(Edit: I keep thinking about the book, so will probably end up editing the below later this week.)
A knock wakes me. It could be hours later. I arrived in the early afternoon and now there is no light edging the curtains as I switch on the bedside lamp and move to the door. I look through the spy hole. It is Randall, suitably distorted by the lens, unless some effect of altitude or cabin pressure during the flight has caused his face to bulge hideously. I contemplate with some pleasure the catastrophic effect this would have on this narcissist, with whom it is my misfortune to share responsibilities, for the immediate future.
This was such a weird book - let me explain:
Rina, our MC, is a hired assassin. The book starts with Rina on a mission in Acapulco in 1974. Things do not go as planned and escalate quickly. We learn that Rina is one kick-ass character.
In the next chapter we get travel back to a slum in London in 1954. The estate is run by gangs who extort rent money from the tenants. We again meet Rina as a teenager, living in squalor with an alcoholic mother and two younger siblings. Living conditions are dire. People are horrible. The scale of neglect and abuse is off the scale.
From there on we get alternating chapters about the main plot - Rina's misadventure in Mexico - and the sub-plot - Rina's background story.
Structurally, the book worked well for me. I liked the switching back and forth between locations and stories, I liked the fast pace, I even didn't mind the constant first person present tense narration (I know that some people will hate this).
The book is gripping throughout and very, very graphic. This also worked for me as a reader.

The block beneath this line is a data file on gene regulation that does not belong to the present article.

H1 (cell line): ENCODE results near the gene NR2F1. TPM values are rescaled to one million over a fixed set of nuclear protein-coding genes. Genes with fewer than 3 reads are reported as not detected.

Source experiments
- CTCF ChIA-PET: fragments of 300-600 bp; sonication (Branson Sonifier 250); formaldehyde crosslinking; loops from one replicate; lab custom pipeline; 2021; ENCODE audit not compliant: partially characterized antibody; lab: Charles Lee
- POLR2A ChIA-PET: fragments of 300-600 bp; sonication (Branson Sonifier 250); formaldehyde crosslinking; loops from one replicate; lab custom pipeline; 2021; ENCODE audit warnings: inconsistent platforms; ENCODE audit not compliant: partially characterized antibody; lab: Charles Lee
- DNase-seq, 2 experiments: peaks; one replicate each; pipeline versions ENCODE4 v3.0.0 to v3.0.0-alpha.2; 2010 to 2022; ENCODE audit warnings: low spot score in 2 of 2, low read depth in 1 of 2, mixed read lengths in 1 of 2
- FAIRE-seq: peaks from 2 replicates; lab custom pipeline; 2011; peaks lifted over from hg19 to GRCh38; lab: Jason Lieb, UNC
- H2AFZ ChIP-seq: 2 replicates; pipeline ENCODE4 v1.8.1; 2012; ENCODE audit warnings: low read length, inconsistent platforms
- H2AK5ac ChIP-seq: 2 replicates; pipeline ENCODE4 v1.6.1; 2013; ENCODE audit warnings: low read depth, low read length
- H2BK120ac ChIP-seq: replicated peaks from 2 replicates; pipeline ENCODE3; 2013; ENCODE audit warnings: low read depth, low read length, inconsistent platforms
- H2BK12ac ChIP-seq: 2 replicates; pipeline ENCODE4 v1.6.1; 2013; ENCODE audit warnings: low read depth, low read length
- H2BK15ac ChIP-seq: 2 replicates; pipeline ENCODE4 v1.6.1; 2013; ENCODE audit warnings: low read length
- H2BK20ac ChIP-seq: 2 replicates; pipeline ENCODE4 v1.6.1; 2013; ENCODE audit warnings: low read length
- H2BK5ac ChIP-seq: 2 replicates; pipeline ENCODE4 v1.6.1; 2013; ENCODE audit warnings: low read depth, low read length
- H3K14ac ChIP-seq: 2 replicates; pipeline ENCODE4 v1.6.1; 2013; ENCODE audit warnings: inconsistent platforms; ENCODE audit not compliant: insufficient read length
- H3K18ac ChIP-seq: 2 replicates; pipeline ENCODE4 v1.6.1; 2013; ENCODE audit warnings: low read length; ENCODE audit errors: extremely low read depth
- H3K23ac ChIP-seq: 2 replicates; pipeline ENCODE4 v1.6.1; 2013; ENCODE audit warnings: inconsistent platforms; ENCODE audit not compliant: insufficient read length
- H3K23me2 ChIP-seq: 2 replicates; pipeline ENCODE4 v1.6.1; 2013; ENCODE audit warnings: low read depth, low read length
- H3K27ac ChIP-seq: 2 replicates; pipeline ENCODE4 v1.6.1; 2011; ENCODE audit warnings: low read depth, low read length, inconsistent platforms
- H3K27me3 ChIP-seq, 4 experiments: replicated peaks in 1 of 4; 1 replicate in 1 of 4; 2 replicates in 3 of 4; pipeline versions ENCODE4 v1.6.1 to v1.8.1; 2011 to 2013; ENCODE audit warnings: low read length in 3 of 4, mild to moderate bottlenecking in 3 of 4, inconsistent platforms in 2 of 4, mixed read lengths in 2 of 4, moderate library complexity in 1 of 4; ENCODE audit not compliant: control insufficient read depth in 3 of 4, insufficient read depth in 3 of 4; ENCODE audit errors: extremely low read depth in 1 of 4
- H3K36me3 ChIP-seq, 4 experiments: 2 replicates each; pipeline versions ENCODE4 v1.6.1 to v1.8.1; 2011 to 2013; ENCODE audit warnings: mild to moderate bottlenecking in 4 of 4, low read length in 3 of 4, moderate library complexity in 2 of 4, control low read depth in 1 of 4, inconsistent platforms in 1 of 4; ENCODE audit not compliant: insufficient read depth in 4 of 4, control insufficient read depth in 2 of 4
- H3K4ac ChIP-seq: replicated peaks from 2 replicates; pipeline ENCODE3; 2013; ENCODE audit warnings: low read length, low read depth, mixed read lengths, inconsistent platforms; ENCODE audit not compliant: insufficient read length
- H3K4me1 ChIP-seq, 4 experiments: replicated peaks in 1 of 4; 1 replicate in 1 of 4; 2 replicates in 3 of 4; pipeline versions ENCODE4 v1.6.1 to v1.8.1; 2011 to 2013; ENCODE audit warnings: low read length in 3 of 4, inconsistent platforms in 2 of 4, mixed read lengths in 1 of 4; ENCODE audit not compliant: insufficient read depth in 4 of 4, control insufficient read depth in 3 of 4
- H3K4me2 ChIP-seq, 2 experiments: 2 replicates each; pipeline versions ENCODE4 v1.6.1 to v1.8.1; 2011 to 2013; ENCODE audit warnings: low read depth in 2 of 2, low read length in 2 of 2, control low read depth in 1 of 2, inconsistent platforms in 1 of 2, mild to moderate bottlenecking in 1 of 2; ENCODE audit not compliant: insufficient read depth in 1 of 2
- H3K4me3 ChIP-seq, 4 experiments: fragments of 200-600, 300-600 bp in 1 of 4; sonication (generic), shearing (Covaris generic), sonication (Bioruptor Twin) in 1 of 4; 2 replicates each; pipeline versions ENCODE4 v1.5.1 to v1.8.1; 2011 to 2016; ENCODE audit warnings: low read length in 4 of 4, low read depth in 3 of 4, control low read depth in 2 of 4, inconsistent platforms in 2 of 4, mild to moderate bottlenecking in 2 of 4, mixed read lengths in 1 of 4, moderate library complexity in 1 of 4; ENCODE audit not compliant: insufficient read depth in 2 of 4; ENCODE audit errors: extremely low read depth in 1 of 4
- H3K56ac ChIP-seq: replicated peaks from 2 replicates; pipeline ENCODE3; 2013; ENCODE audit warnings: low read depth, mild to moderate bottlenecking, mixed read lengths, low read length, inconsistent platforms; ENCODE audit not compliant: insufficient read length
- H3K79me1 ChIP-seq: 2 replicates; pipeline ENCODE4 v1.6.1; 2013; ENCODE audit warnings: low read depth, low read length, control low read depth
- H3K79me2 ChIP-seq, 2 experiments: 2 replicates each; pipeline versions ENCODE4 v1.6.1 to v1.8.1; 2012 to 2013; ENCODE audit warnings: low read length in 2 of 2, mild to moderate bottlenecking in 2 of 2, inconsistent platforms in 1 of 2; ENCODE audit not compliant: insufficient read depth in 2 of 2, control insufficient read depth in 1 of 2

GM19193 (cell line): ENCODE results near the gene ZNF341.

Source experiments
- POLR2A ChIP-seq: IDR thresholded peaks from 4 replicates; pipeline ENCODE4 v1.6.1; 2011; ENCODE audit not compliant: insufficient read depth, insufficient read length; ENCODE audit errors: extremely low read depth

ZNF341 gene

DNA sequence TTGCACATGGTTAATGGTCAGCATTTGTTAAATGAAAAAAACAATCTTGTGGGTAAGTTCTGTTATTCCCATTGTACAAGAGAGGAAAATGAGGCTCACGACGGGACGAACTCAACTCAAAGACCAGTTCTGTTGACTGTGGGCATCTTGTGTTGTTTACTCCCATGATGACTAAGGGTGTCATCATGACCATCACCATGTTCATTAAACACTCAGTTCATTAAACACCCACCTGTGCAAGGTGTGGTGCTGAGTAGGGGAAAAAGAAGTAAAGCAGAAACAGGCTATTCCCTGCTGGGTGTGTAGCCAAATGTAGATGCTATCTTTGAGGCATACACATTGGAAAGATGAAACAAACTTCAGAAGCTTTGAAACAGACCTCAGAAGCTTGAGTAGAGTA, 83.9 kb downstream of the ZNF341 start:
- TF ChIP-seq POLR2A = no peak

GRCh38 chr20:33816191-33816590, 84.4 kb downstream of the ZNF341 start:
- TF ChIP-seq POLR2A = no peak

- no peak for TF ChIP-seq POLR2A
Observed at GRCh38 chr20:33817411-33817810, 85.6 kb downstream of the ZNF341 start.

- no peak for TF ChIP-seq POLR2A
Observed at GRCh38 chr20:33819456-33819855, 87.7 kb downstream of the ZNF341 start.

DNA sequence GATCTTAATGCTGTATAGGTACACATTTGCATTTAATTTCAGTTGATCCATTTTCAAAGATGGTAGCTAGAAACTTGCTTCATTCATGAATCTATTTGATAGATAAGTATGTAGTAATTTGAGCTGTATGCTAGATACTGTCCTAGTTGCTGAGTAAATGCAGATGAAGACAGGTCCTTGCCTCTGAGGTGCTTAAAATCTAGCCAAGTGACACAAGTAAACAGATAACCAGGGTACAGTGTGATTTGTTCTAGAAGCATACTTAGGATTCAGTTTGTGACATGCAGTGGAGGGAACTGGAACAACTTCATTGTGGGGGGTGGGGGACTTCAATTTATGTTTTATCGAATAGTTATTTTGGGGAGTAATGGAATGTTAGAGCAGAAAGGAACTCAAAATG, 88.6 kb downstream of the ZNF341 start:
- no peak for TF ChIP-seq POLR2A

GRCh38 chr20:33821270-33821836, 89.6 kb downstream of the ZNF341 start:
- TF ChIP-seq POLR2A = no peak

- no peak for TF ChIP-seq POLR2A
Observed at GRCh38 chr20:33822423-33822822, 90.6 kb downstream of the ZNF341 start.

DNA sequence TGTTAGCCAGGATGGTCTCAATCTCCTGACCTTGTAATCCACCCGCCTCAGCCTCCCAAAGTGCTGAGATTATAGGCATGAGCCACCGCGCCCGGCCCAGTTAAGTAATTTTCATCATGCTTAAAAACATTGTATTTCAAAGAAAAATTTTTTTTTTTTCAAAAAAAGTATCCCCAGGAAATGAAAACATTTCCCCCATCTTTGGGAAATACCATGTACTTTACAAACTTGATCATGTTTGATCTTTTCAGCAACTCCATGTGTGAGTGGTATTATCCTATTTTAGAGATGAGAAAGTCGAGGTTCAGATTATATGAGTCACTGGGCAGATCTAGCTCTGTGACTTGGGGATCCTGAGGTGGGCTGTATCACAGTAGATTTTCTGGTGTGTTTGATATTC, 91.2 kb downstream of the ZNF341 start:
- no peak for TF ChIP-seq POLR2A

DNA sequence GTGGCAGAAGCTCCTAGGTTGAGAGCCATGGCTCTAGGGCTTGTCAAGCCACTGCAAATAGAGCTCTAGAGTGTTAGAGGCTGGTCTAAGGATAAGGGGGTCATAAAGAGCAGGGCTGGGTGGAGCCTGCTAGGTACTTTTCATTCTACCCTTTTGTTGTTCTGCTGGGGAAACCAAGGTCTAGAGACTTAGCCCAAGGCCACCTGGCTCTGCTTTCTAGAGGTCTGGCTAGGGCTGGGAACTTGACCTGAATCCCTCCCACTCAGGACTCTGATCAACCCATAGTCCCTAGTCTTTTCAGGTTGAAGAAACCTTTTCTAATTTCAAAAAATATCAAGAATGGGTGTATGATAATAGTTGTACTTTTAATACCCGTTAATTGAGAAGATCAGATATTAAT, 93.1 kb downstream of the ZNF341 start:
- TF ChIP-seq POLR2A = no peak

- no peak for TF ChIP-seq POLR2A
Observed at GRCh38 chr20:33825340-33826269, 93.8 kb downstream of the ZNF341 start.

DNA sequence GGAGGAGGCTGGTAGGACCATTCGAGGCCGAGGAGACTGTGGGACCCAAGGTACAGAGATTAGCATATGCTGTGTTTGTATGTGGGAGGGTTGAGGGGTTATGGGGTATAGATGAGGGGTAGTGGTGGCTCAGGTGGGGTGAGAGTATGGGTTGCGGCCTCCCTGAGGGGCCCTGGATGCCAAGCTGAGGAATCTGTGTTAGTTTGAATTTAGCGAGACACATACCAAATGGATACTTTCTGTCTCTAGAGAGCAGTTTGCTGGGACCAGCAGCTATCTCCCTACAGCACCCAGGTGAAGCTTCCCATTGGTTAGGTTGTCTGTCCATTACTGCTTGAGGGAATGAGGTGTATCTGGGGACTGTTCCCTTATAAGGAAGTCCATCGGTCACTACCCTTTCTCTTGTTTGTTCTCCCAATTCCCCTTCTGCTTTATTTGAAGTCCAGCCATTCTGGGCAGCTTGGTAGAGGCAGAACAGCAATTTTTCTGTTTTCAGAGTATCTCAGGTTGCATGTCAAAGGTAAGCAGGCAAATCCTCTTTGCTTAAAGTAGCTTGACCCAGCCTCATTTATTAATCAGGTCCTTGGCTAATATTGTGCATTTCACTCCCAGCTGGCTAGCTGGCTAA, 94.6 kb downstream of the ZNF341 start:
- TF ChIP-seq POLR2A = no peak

What absolutely did not work for me was the amount of sexual violence in this book, mostly in repetitive descriptions, and the fact that rape was used as a plot device. That just never works for me.
What made the book really weird was the fact that this was not written by Octavia Butler or Margaret Atwood. I mean I had serious flashbacks to reading Parable of the Sower and literally all Atwood novels I have ever read bar two - but especially the MaddAdam books.
There was not a single decent male character in sight. None. At all. So weird.
Not that the female characters were all that great, but they were more fleshed out at least, but then there was a bit more focus on the female characters as the story also featured a couple of lesbian romance plots.
Ok, with everything else going on this book, that actually made me laugh as I did not see that coming. Still, so weird.
Still, with all its problems, I found it hard to put the book down. Partly because I was stumped by the book. I mean, it reminded me so much of Butler and Atwood but it obviously seemed to lack the feminist/political message. Or did I just miss it because I obviously could not see beyond who the author of the book was?
On the other hand, it reminded me of The Bourne Identity. It was fast-paced and action-packed and it worked as just that - a quick read that was kind of entertaining, really weird, and did not require me to engage critical thinking too much.
But at the end of it all, the overwhelming thought I am left with is: WTF did I just read??!!
Harm was Hugh Fraser's first book. According to his bio, Fraser had the plot of the book mapped out before he embarked on a short creative writing course to finish the book. I think it shows somewhat as the choice of narration may not have been the most advantageous (first person present tense does not work all that well for most readers), but it did add to the immediacy of the narration. He's written two sequels to Harm and I am still really curious about them. But I can't tell whether I am curious about them because of the oddness of Harm or because I really dig Hugh Fraser as an actor (not just as Hastings, btw.).